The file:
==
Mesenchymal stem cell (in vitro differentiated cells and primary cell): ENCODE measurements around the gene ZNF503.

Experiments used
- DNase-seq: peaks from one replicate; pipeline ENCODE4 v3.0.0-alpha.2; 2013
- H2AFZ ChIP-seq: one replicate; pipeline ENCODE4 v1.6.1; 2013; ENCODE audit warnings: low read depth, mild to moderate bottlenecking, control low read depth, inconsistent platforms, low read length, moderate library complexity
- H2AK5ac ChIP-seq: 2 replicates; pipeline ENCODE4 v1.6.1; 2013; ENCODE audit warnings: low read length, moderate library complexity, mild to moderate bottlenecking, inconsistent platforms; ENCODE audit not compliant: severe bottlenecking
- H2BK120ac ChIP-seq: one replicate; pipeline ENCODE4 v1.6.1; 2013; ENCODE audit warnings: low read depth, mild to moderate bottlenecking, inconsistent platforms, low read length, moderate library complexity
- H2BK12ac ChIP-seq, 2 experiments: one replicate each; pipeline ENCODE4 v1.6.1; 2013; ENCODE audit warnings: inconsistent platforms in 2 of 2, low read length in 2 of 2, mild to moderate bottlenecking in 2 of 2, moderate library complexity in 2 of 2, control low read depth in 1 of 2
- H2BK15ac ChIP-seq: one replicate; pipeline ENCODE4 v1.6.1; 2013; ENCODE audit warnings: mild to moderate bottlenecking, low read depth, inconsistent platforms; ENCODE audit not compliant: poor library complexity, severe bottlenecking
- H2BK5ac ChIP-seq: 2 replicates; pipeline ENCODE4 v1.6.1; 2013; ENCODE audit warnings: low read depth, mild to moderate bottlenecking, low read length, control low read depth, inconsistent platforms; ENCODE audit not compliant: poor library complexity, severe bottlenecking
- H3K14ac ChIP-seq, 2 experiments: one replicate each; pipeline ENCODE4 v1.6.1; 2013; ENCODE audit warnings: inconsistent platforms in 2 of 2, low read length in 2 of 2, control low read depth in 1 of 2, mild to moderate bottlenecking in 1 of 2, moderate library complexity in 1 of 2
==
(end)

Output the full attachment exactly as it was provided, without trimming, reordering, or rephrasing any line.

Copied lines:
Mesenchymal stem cell (in vitro differentiated cells and primary cell): ENCODE measurements around the gene ZNF503.

Experiments used
- DNase-seq: peaks from one replicate; pipeline ENCODE4 v3.0.0-alpha.2; 2013
- H2AFZ ChIP-seq: one replicate; pipeline ENCODE4 v1.6.1; 2013; ENCODE audit warnings: low read depth, mild to moderate bottlenecking, control low read depth, inconsistent platforms, low read length, moderate library complexity
- H2AK5ac ChIP-seq: 2 replicates; pipeline ENCODE4 v1.6.1; 2013; ENCODE audit warnings: low read length, moderate library complexity, mild to moderate bottlenecking, inconsistent platforms; ENCODE audit not compliant: severe bottlenecking
- H2BK120ac ChIP-seq: one replicate; pipeline ENCODE4 v1.6.1; 2013; ENCODE audit warnings: low read depth, mild to moderate bottlenecking, inconsistent platforms, low read length, moderate library complexity
- H2BK12ac ChIP-seq, 2 experiments: one replicate each; pipeline ENCODE4 v1.6.1; 2013; ENCODE audit warnings: inconsistent platforms in 2 of 2, low read length in 2 of 2, mild to moderate bottlenecking in 2 of 2, moderate library complexity in 2 of 2, control low read depth in 1 of 2
- H2BK15ac ChIP-seq: one replicate; pipeline ENCODE4 v1.6.1; 2013; ENCODE audit warnings: mild to moderate bottlenecking, low read depth, inconsistent platforms; ENCODE audit not compliant: poor library complexity, severe bottlenecking
- H2BK5ac ChIP-seq: 2 replicates; pipeline ENCODE4 v1.6.1; 2013; ENCODE audit warnings: low read depth, mild to moderate bottlenecking, low read length, control low read depth, inconsistent platforms; ENCODE audit not compliant: poor library complexity, severe bottlenecking
- H3K14ac ChIP-seq, 2 experiments: one replicate each; pipeline ENCODE4 v1.6.1; 2013; ENCODE audit warnings: inconsistent platforms in 2 of 2, low read length in 2 of 2, control low read depth in 1 of 2, mild to moderate bottlenecking in 1 of 2, moderate library complexity in 1 of 2